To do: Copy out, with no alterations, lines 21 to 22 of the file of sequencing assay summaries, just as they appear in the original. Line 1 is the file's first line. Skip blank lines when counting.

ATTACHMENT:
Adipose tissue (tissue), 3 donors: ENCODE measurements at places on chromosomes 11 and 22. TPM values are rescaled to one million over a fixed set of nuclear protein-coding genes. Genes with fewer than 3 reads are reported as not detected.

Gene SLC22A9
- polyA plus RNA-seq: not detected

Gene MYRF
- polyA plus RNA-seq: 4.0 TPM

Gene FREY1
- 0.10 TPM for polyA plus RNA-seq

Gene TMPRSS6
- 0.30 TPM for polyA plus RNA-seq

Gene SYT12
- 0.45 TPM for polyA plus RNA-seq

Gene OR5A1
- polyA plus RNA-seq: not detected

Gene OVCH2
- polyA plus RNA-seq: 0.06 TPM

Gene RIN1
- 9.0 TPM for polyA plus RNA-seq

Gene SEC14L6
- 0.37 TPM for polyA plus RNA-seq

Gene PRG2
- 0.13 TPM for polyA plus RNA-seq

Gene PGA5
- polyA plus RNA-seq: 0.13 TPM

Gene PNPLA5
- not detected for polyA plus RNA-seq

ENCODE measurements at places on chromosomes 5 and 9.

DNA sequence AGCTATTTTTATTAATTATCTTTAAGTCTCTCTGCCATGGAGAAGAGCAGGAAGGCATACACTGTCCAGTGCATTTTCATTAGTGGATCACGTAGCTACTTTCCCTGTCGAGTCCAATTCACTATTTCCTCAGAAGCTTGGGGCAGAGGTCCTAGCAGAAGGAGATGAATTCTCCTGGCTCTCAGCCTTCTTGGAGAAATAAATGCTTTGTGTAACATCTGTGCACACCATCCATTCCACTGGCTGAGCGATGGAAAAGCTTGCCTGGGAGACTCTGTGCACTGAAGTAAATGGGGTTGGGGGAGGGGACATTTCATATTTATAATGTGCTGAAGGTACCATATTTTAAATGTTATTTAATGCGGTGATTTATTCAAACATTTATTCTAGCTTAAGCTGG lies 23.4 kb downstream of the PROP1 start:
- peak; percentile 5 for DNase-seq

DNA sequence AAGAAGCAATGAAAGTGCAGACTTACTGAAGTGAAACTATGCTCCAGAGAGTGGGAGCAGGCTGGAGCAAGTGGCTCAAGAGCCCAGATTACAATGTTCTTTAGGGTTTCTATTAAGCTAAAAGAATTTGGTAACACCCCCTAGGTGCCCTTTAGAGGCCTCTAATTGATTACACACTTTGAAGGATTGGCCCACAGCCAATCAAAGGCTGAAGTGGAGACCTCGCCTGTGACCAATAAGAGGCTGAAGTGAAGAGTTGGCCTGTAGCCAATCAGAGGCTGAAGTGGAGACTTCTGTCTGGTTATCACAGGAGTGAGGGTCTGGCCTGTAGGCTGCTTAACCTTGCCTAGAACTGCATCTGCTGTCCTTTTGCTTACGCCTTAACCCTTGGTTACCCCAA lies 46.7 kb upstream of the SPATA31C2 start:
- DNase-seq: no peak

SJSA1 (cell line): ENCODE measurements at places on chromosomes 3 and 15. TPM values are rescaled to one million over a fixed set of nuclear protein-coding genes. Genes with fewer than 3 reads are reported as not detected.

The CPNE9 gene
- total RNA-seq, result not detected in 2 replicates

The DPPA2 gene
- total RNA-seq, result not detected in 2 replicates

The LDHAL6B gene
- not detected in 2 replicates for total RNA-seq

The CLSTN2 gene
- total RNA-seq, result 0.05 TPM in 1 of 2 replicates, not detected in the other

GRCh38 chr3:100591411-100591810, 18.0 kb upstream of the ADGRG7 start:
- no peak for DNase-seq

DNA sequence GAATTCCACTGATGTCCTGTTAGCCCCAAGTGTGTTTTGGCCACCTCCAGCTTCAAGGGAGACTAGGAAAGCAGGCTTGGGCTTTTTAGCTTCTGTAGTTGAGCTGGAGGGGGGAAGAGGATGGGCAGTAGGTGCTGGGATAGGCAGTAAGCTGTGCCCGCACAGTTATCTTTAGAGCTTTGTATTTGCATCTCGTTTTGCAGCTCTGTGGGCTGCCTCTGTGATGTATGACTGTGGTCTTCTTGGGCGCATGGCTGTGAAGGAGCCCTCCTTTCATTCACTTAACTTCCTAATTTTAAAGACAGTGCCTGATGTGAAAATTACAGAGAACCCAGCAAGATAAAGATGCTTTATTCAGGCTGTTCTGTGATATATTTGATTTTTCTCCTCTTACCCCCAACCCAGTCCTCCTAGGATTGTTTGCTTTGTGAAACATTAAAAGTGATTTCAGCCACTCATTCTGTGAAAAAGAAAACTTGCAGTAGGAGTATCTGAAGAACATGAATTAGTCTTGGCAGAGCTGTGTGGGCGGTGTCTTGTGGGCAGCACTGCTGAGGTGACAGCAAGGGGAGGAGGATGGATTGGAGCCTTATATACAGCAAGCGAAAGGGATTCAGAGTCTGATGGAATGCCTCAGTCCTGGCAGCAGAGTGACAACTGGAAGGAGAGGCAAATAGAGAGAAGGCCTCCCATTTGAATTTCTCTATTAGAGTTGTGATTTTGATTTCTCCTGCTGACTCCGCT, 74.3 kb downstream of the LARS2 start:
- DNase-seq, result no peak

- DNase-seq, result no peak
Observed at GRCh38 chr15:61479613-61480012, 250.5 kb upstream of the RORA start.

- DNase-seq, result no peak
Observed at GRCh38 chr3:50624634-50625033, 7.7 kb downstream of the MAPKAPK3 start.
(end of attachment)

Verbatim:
- 0.13 TPM for polyA plus RNA-seq

Gene PGA5